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...Chapter 5 Risk and Return 5.1 RATES OF RETURN McGraw-Hill/Irwin © 2004 The McGraw-Hill Companies, Inc., All Rights Reserved. Learning objectives Use data on the past performance of stocks and bonds to characterize the risk and return features of these investments Determine the expected return and risk of portfolios that are constructed by combining risky assets with risk-free investment in Treasury bills Evaluate the performance of a passive strategy McGraw-Hill/Irwin © 2004 The McGraw-Hill Companies, Inc., All Rights Reserved. Holding Period Return The holding period return (HPR)(보유기간수익률) Depends on the increase (or decrease) in the price of the share over the investment period as well as on any dividend income. Rate of return over a given investment period McGraw-Hill/Irwin © 2004 The McGraw-Hill Companies, Inc., All Rights Reserved. Example 5.1 Suppose you are considering investing some of your money, now all invested in a bank account, in a stock market index fund. The price of a share in the fund is currently $100, and your time horizon is one year. You expect the cash dividend during the year to be $4, so your expected dividend yield is 4%. Your HPR will depend on the price one year from now. Suppose your best guess is that it will be $110 per share. The your capital gain will be $10 (110-100), so your capital gains yield is $10/$100=.10 or 10%. The total holding period rate of return is the sum of the......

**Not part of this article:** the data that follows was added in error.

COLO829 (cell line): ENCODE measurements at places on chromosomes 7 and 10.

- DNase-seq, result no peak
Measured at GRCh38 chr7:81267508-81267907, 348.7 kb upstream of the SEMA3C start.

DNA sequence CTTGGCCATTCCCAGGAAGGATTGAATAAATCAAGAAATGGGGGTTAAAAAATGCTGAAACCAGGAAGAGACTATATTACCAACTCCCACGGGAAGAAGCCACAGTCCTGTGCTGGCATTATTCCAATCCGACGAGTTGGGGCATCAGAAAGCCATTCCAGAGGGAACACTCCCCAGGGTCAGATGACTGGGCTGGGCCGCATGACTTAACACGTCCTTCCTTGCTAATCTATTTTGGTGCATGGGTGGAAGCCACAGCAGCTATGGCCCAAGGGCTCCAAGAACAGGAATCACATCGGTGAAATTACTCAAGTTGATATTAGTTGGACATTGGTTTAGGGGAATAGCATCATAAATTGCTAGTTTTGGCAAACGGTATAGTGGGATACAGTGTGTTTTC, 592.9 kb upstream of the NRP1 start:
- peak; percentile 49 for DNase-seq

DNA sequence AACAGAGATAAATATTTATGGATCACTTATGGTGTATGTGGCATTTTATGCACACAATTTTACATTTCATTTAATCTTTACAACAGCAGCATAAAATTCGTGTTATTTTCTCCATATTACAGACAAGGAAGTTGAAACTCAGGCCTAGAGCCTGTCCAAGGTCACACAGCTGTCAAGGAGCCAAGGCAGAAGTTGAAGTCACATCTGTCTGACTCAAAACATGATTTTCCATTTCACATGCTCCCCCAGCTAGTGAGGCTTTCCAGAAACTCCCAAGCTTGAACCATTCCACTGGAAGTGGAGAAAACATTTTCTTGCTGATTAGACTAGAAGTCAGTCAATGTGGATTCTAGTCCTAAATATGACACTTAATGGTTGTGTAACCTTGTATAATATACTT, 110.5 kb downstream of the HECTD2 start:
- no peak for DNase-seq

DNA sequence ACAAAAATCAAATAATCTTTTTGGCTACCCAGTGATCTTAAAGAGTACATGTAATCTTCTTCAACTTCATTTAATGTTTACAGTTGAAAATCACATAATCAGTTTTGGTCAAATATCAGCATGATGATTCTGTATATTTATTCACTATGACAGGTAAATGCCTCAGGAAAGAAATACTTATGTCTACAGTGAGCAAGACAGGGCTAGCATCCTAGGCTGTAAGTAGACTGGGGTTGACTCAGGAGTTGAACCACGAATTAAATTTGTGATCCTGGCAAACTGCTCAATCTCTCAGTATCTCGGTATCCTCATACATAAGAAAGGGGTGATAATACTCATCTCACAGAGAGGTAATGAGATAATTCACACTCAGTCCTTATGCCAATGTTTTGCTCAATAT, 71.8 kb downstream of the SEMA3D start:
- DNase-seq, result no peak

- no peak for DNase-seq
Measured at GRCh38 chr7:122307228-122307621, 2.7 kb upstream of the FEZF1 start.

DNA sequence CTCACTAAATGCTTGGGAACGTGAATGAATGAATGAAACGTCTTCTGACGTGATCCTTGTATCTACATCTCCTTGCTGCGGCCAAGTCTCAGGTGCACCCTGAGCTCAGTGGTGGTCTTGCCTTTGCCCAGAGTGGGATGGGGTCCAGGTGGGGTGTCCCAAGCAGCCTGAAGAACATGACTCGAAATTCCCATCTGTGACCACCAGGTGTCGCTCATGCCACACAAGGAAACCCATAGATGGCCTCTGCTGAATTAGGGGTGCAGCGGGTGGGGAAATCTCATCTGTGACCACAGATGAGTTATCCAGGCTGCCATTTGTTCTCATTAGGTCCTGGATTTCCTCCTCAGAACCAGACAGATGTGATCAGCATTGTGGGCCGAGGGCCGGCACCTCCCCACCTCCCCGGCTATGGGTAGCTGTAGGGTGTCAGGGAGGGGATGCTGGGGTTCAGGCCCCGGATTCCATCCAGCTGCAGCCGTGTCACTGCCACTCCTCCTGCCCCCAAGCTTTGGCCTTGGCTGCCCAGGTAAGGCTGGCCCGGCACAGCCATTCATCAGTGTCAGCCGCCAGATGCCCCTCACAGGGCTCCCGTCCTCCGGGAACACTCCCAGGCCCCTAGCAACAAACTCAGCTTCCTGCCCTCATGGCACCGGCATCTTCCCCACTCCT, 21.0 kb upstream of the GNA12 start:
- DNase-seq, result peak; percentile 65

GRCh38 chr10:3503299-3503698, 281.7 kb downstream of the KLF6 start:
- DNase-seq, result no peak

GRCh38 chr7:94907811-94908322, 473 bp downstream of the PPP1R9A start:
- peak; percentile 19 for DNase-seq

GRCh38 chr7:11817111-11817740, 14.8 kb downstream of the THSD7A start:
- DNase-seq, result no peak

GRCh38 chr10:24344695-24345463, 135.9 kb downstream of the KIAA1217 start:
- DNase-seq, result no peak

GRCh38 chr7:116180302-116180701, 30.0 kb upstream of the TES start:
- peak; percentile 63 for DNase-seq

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...RISK AND RETURN Risk is existing in every business decision. For Eg: Selection of an asset for production department, developing a new product etc., Therefore decision maker has to asses the risk and return before taking any financial decision. To do so finance manager must learn to assess risk and return. Risk can be measured in different ways. Before going to learn the computation and return it is require understanding the followings: 1. Cash Flows: financial assets are expected to generate cash flows and risk of Financial assets assessed in terms of the variations of its expected cash inflows. 2. Risk can be measured either on stand alone basis or in a portfolio context 3. Classification of risk: the risk of assets is divided into two parts. a. Diversifiable Risk b. Market Risk. Diversifiable risk is a company’s’ specific risk and can be completely eliminated through diversification. On the other hand market risk arises from market movements and which cannot be eliminated through diversification. 4. Investors are Risk Averse: (unwilling/opposed) Generally investors are risk averse. It does not mean that investors do not buy risk assets, they buy risk assets, when they promise extra return for bearing extra risk. Risky investments provide relatively high return. Risk: Risk is the chance of financi8al loss or the variability of returns associated with a given assets. Assets that are having higher chances of loss ar viewed as more......